• Then, they have to face the people who are left and help them through what can be extended bouts of anger, depression and survivor’s guilt.
  • Workers and managers both face bigger workloads under post-layoff do-more-with-less mandates.

When I was a manager I never had to do large scale layoffs. I’m thankful of that but also I did a lot to make sure I did not find myself in that position. It didn’t help me retain my job, disappointingly.

Also, if I had to fire a large part of my team I would have not done well. While I received “leadership” training, very little of that was about the nuts and bolts of how managing people works and none of it covered firing people.

3. For companies, layoffs leave slow-healing psychic wounds.

  • Tech companies often aim to inspire workers with mission statements and caring rhetoric. But once a firm has gone through a round of layoffs, it becomes effectively impossible to persuade employees that anything matters beyond the bottom line.

Never trust in a founder/CEO/evangelist, especially if they’re charismatic &| inconsistent.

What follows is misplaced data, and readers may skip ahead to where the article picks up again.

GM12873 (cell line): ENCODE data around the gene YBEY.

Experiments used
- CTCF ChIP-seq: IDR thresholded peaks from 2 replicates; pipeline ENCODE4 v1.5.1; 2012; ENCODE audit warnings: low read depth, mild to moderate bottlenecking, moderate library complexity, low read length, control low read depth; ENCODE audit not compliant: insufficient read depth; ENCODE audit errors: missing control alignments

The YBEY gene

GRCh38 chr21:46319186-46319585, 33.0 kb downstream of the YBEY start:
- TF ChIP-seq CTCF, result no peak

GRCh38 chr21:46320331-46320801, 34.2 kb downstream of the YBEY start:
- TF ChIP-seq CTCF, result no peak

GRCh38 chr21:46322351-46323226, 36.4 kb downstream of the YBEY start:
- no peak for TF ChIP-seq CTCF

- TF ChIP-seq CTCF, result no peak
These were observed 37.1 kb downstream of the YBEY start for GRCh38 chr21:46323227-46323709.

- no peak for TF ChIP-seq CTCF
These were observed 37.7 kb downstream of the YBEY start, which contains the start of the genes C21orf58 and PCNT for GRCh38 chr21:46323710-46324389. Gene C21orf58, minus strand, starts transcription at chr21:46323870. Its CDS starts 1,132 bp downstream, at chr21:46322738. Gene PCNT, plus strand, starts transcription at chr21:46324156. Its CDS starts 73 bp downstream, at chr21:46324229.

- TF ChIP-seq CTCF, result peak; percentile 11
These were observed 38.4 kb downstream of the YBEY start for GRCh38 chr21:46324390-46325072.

• After big rounds of layoffs, tech leaders can’t just move on as if nothing happened. They also have to try to rekindle workers’ belief that the organization can do big things.

See above.

Between the lines: Layoffs that are tied to the shutdown of a specific product line or division can be written off as strategic in nature. Broader layoffs are a sign that a company grew too fast, took too many risky bets, or just never hit overly ambitious goals.

  • Many tech companies overhired during the pandemic and now face tougher times.
  • The people responsible for such choices are rarely the people who lose their jobs — though sometimes, as in Twitter’s case, layoffs are made by a new management with a belt-tightening agenda.

All of the above cop-outs – rapid growth, risky bets, ambitious goals – are tell-take signs of a lack of basic business fundamentals, starting with a business plan and governance. Sadly, there’s no Sarbaines-Oxley legislation for a lack of planning and competence.

Not to say that these tech companies don’t have good people in key roles, but if Operations and Finance and Marketing aren’t all aligned and operating with enlightened self-interest (a rare commodity, to be sure) in the absence of business fundamentals, this is the shit that happens, IMHO.

To be sure, many tech workers have been generously paid and are relatively well-off compared with other industries. But losing your job is still losing your job.

Amen.

Scott’s thought bubble: I’m a veteran of a dotcom era startup that went public and then laid off half its staff more than two decades ago, and I still get flashbacks.